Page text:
Changes in a teen's physical and cognitive development come with big changes in their
relationships with family and friends. Family relationships are often reorganized
during puberty. Teens want more independence and more emotional distance between them
and their parents. A teen's focus often shifts to social interactions and friendships.
This includes same-sex friends, same-sex groups of friends, and boy/girl groups of
friends. Sexual maturity triggers interest in dating and sexual relationships.
Changes in relationship with self
During the teens, a new understanding of one's self occurs. This may include changes
in these self-concepts:
Independence. This means making decisions for one's self and acting on one's own thought processes
and judgment. Teens start to learn to work out problems on their own. With more
reasoning and intuitive abilities, teens start to face new responsibilities
and to enjoy their own thoughts and actions. Teens start to have thoughts and
fantasies about their future and adult life (for example, college or job training,
work, and marriage).
Identity. This is defined as a sense of self or one's personality. One of the key tasks
of adolescence is to reach a sense of a personal identity and a secure sense
of self. A teen gets comfortable with, and accepts a more mature physical body.
They also learn to use their own judgment, and make decisions on their
own. As these things happen, the teen addresses his or her own problems and starts
to develop a concept of himself or herself. Trouble developing a clear
concept of self or identity occurs when a teen can’t resolve struggles
about who he or she is as a physical, sexual, and independent person.
Self-esteem. This is the feeling one has about one's self. Self-esteem is determined
by answering the question "How much do I like myself?" With the start of adolescence,
a decrease in self-esteem is somewhat common. This is due to the many body changes,
new thoughts, and new ways of thinking about things. Teens are more thoughtful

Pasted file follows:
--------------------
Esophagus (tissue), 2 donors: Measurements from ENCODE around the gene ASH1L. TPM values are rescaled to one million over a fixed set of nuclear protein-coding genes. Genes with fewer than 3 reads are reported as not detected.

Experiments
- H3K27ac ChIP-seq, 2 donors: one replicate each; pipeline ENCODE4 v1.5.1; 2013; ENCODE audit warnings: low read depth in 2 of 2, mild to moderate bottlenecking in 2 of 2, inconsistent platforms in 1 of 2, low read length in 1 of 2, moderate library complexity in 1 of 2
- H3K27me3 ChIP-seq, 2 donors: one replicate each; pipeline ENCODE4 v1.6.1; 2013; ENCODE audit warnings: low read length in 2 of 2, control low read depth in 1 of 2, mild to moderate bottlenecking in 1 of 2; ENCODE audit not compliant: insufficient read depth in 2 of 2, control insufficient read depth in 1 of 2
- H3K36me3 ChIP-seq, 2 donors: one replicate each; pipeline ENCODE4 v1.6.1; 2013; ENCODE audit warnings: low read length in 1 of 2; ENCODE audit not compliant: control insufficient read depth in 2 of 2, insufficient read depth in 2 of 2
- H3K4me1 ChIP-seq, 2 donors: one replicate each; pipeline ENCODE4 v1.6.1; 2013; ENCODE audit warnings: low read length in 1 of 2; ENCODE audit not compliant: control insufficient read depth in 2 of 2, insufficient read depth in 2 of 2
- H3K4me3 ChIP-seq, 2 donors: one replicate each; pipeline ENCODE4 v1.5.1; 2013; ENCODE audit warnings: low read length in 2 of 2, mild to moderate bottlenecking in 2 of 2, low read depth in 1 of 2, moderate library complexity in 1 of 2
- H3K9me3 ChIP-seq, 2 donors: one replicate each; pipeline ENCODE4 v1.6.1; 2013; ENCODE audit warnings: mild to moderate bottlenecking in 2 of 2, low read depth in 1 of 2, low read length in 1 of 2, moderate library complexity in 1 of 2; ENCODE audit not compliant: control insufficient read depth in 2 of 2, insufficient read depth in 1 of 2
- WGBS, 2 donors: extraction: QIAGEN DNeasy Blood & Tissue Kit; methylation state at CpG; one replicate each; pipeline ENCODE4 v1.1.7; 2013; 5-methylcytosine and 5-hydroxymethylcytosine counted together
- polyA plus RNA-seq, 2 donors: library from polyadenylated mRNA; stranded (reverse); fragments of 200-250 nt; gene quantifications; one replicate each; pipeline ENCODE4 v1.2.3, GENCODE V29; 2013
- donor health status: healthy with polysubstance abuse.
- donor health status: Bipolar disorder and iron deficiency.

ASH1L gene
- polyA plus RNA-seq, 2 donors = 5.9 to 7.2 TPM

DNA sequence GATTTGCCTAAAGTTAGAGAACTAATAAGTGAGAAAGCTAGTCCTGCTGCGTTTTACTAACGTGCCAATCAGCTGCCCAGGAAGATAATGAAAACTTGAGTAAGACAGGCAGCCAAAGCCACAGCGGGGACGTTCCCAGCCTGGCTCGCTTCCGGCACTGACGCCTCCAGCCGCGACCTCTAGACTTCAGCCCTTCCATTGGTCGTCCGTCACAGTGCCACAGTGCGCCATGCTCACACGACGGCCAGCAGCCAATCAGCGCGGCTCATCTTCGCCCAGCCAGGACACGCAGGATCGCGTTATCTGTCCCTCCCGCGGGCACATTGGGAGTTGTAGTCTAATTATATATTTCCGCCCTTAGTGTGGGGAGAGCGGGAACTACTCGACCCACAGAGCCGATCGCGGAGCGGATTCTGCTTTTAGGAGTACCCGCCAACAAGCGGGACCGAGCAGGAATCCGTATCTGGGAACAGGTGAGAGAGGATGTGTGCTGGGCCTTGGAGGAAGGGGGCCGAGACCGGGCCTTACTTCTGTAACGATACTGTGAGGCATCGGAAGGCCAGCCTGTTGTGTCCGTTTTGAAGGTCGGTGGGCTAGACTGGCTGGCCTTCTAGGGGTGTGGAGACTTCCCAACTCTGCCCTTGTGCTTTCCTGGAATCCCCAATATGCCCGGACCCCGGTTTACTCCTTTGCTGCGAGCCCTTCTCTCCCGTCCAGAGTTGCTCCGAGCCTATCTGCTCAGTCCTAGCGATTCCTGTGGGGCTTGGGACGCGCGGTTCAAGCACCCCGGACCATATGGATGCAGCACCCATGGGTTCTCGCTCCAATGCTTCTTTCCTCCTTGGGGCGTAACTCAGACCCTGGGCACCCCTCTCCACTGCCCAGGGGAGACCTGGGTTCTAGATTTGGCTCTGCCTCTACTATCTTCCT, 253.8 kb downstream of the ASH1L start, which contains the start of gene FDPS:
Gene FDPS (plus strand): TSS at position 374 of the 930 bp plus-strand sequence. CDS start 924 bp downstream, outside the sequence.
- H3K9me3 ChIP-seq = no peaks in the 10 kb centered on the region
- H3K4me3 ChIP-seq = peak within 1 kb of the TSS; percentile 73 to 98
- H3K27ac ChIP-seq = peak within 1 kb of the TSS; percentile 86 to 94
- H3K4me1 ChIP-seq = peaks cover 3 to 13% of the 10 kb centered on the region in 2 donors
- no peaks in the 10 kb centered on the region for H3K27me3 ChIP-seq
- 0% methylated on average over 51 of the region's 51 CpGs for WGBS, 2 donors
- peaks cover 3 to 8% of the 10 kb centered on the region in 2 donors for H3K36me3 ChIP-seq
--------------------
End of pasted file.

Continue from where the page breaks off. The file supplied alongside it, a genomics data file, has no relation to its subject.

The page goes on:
about who they are and who they want to be. They notice differences in the way
they act and the way they think they should act. Once teens start thinking about
their actions and characteristics, they are faced with how they judge themselves.
Many teens place importance on attractiveness. When teens don’t think they are
attractive, it often causes poor self-esteem. Typically, self-esteem increases once
teens develop a better sense of who they are.
Changes in peer relationships
Teens spend more time with friends. They report feeling more understood and accepted
by their friends. Less and less time is spent with parents and other family members.
Close friendships tend to develop between teens with similar interests, social class,
and ethnic backgrounds. While childhood friendships tend to be based on common activities,
teen friendships expand to include similarities in attitudes, values, and shared activities.
Teen friendships also tend to be based on educational interests. Especially for girls,
close, intimate, self-disclosing conversations with friends help to explore identities
and define one's sense of self. Conversations within these important friendships also
help teens explore their sexuality and how they feel about it. The friendships of
teen boys tend to be less intimate than those of girls. Boys are more prone to form
an alliance with a group of friends who confirm each other's worth through actions
and deeds rather than personal sharing.
Changes in male-female relationships
The shift to male-female and sexual relationships is influenced by sexual interest
and by social and cultural influences and expectations. Social and cultural expectations
and behaviors in male-female or sexual relationships are learned from observations
and practice. During adolescence, developmental tasks include struggles to gain control
over sexual and aggressive urges. And by discovering potential or actual love relationships.
Sexual behaviors during adolescence may include impulsive behavior, a wide range of
experimental interactions of mutual exploring, and eventually intercourse. Biological
differences, and differences in the ways males and females socialize, set the stage
for males and females to have different expectations of sexual and love relationships.
These may influence sexual experiences and may also have consequences for later sexual
behavior and partnerships. In time, having a mutually satisfying sexual partnership
within a love relationship may be found.
Changes in family relationships
One of the developmental tasks of adolescence is to separate from one's family as
one emerges into an independent young adult. A part of this process is coming to terms
with specific feelings about one's family. During adolescence, teens start to realize
that their parents and significant authority figures don’t know everything or have
solutions to all types of struggles. Some teenage rebellion against parents is common
and normal. With the start of puberty, girls tend to have more disagreements with
their mothers. Boys, especially those who mature early, also tend to have more disagreements
with their mothers than with their fathers. While over time disagreements often decrease,
relationships with mothers tend to change more than relationships with fathers. As
adolescents become more independent from their parents, they are more likely to turn
to their peers for advice.